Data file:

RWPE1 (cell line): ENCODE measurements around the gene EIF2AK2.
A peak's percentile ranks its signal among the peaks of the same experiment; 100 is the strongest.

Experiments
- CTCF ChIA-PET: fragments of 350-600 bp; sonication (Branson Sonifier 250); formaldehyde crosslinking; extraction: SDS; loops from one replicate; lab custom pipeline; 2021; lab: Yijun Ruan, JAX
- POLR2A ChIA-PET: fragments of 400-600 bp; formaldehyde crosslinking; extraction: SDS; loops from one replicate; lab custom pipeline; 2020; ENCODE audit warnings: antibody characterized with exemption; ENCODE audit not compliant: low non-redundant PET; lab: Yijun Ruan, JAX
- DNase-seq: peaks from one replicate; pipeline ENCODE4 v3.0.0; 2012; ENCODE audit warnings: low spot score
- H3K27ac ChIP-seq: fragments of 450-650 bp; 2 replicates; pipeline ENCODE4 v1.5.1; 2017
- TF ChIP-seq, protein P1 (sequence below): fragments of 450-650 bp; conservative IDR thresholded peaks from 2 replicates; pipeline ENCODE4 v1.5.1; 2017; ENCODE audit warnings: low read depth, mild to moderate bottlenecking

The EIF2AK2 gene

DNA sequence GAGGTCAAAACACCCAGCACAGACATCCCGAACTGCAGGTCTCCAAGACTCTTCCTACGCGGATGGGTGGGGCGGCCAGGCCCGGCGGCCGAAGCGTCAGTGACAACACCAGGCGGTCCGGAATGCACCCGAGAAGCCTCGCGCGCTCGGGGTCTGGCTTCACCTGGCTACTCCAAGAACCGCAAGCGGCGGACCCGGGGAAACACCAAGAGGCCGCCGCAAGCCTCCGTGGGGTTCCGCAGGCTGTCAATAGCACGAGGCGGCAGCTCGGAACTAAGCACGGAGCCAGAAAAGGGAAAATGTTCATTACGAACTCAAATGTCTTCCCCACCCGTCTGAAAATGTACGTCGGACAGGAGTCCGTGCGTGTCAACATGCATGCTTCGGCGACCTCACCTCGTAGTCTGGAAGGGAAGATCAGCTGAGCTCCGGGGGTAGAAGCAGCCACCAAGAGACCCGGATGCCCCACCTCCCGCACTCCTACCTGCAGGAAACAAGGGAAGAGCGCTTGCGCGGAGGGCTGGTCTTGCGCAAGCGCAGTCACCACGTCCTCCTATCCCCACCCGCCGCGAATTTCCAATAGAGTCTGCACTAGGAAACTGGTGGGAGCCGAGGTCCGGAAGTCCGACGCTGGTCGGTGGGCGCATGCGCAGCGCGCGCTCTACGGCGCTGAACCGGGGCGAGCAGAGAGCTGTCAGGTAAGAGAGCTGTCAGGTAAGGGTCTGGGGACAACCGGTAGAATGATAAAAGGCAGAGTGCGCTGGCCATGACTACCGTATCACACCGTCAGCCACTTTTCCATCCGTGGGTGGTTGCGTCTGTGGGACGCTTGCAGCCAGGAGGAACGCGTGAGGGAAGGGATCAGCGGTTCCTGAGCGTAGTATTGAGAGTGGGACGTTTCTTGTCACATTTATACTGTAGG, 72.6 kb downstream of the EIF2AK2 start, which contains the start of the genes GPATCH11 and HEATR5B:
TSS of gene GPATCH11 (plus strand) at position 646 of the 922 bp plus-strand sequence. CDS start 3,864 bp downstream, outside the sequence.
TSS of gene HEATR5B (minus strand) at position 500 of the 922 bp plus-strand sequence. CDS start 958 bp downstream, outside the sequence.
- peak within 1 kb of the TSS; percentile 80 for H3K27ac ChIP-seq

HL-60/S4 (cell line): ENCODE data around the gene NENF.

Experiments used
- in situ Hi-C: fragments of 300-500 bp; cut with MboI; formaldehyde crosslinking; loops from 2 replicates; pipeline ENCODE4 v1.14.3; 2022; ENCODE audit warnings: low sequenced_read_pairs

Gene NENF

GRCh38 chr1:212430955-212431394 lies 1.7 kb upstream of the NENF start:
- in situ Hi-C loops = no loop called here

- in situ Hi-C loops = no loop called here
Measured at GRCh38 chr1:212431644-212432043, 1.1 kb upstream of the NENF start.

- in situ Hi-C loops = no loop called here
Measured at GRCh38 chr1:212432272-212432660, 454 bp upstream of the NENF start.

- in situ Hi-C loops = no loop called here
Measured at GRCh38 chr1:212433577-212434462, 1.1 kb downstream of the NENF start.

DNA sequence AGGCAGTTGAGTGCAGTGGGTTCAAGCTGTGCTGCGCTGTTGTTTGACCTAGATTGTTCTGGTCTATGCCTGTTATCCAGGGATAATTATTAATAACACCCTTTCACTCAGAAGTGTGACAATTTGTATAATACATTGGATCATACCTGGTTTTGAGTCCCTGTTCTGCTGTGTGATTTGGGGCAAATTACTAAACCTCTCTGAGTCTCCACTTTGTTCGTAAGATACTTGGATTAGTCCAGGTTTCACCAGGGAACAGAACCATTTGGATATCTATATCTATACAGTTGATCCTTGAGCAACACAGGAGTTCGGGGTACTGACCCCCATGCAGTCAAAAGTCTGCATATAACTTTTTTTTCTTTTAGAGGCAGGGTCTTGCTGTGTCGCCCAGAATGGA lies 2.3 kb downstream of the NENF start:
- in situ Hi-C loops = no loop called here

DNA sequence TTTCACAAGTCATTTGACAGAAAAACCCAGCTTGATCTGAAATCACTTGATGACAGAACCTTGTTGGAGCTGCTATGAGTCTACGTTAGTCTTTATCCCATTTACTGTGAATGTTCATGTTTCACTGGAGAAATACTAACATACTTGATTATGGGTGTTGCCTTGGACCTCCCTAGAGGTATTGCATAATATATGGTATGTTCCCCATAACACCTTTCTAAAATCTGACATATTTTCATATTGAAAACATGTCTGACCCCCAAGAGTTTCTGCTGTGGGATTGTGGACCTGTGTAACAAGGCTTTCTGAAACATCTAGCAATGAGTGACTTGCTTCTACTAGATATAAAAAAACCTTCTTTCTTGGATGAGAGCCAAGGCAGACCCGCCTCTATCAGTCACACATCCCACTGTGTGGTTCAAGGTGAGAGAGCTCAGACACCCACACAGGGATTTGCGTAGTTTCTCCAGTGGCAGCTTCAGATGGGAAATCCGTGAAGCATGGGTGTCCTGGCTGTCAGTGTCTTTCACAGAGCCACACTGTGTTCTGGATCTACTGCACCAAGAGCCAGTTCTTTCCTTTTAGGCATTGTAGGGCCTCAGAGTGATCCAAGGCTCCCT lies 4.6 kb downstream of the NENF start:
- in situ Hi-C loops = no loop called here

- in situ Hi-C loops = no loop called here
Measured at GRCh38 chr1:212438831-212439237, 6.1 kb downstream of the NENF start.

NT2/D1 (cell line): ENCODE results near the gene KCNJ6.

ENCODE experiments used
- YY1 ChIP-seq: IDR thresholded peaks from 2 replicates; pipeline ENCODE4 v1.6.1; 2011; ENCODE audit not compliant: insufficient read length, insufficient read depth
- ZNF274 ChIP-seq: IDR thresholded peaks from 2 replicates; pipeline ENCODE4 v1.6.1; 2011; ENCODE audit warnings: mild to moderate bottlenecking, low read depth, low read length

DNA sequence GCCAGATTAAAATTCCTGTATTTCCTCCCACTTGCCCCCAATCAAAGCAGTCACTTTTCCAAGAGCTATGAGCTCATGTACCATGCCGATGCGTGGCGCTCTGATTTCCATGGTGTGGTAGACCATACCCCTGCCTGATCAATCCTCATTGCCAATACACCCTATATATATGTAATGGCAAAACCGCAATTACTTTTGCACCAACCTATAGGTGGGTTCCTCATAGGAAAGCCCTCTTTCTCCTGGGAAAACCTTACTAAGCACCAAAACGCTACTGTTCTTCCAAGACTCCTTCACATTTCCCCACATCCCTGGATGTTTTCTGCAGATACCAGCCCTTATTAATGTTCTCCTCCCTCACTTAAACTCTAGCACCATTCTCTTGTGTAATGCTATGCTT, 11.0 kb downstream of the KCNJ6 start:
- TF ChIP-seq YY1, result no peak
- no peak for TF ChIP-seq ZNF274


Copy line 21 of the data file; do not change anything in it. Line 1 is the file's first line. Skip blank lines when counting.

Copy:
Measured at GRCh38 chr1:212431644-212432043, 1.1 kb upstream of the NENF start.